A child-centred organisation, Child Rights International (CRI), has commended the Ministry of Education (MoE) and the Ghana Education Service (GES) for showing effectiveness in implementation of the 30 per cent quota system reserved for students of local communities in senior high school admissions under the new computerised system.
However, the organisation said if government “aims to implement and have a comprehensive policy that would address the needs of rural children, then the quota system should be reviewed and if possible peg it at 40 per cent to give more children the opportunity to have access to secondary school.”
The Executive Director of CRI, Mr. Bright Appiah, in a statement signed for the organisation, said increasing the quota would not only help majority of Ghanaian children from the rural communities to have access to secondary education but also change their lifestyle and the status quo.”
“As a country, we have seen the benefits of giving more opportunities to children to access quality education. If more initiatives are implemented and the quota system expanded, Ghana could be on its way to scaling the literacy rate among its citizens in the next few years,” the statement said.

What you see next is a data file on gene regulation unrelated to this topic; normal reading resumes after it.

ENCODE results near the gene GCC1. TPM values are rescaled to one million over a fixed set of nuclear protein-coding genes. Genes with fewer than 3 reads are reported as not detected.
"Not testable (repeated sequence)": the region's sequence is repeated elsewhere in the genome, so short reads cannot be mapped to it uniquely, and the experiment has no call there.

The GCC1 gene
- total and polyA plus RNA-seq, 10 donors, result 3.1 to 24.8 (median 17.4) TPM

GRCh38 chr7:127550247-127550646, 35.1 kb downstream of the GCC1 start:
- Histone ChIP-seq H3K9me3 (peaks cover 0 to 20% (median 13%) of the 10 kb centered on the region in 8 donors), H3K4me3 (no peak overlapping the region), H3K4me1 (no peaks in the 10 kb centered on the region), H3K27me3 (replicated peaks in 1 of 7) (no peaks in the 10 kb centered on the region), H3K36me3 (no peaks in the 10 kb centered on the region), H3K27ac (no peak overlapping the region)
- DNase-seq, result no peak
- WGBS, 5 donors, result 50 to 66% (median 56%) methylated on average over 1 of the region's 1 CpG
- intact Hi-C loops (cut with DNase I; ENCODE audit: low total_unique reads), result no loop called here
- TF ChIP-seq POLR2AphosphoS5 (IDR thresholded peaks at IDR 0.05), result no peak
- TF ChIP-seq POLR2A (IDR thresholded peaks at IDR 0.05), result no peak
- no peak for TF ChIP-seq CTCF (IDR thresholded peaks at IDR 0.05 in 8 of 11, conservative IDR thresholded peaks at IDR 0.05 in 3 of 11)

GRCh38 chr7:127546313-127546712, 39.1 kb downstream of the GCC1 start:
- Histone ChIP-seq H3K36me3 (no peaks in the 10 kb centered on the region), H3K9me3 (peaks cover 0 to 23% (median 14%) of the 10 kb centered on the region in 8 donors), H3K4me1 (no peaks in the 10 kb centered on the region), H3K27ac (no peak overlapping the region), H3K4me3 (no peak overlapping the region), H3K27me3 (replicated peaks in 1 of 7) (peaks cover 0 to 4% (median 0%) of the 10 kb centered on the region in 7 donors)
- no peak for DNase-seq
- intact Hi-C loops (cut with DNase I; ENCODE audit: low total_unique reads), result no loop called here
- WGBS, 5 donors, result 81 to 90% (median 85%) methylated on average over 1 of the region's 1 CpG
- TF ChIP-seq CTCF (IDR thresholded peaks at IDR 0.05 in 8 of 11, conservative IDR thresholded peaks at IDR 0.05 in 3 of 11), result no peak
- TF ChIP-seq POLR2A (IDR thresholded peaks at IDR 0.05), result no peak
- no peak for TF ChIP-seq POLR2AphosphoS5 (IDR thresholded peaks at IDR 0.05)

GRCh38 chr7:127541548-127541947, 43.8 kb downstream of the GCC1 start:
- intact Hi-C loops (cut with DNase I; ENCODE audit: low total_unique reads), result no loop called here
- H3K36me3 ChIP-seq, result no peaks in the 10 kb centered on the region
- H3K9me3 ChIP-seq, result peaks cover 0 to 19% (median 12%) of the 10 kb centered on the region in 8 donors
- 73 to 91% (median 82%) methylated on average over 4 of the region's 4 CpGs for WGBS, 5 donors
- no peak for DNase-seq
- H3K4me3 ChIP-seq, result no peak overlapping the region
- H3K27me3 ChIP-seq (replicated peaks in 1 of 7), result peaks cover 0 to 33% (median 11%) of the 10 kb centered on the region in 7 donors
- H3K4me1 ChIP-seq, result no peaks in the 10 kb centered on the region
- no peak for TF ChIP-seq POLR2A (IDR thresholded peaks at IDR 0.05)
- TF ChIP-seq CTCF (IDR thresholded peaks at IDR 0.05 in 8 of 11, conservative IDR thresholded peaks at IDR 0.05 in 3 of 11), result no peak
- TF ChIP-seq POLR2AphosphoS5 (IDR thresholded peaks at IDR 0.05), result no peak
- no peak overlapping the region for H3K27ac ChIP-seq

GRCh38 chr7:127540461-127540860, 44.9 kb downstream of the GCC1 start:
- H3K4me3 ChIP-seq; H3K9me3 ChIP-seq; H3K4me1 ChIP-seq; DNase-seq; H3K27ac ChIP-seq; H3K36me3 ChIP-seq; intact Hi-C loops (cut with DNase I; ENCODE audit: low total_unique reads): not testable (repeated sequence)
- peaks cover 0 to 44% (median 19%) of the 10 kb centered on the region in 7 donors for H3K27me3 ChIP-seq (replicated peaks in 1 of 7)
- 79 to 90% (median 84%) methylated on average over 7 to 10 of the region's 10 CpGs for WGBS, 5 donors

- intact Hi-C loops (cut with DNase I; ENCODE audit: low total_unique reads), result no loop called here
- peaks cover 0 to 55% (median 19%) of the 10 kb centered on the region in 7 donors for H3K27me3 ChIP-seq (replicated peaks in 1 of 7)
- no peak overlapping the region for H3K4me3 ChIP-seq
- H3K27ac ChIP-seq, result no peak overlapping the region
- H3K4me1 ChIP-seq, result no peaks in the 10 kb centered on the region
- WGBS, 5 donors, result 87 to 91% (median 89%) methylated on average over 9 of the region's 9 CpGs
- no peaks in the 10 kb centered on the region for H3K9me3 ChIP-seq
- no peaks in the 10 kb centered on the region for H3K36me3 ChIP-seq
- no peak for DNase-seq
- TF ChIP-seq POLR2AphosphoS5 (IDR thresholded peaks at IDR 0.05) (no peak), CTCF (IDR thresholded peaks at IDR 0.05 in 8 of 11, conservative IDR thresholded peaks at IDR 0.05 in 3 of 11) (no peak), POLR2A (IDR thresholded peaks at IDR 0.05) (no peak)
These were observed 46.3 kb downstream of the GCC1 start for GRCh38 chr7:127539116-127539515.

30% Quota Yielding Result
Since the implementation of the 30 per cent quota for the rural communities, CRI explained that the move continues to yield greater results where children from those communities have been given access to Grade A and B schools.
“This policy has favoured the rural communities looking at the circumstances they find themselves and how they are able to pass their exams,” the statement said.
The organisation said a research it conducted revealed that when “children come from the rural communities and are able to access secondary schools which gives them a level playing ground, they perform far better than their counterparts from well-known schools.”
“They are also able to develop the right mentality where they ditch any wrong belief that otherwise would have hunted their future goals and ambitions,” the statement added.
Per the CRI’s statement, the 30 per cent quota to children from rural communities “has enhanced and reduced the losses the state is making when it comes to investment in the Education sector.”
An increase to 40 per cent quota, the organisation said, would be a right call and a bold step to fully scale access to quality education to majority of Ghanaian children of school-going age.
Regarding some of the challenges being faced in the computerised system, CRI urged the MoE, GES and relevant stakeholders to work as a collaborative team to remove any barriers that would affect the policy.
The organisation said it had hopes that those challenges could be addressed and completely removed to ensure quality and broad access to education.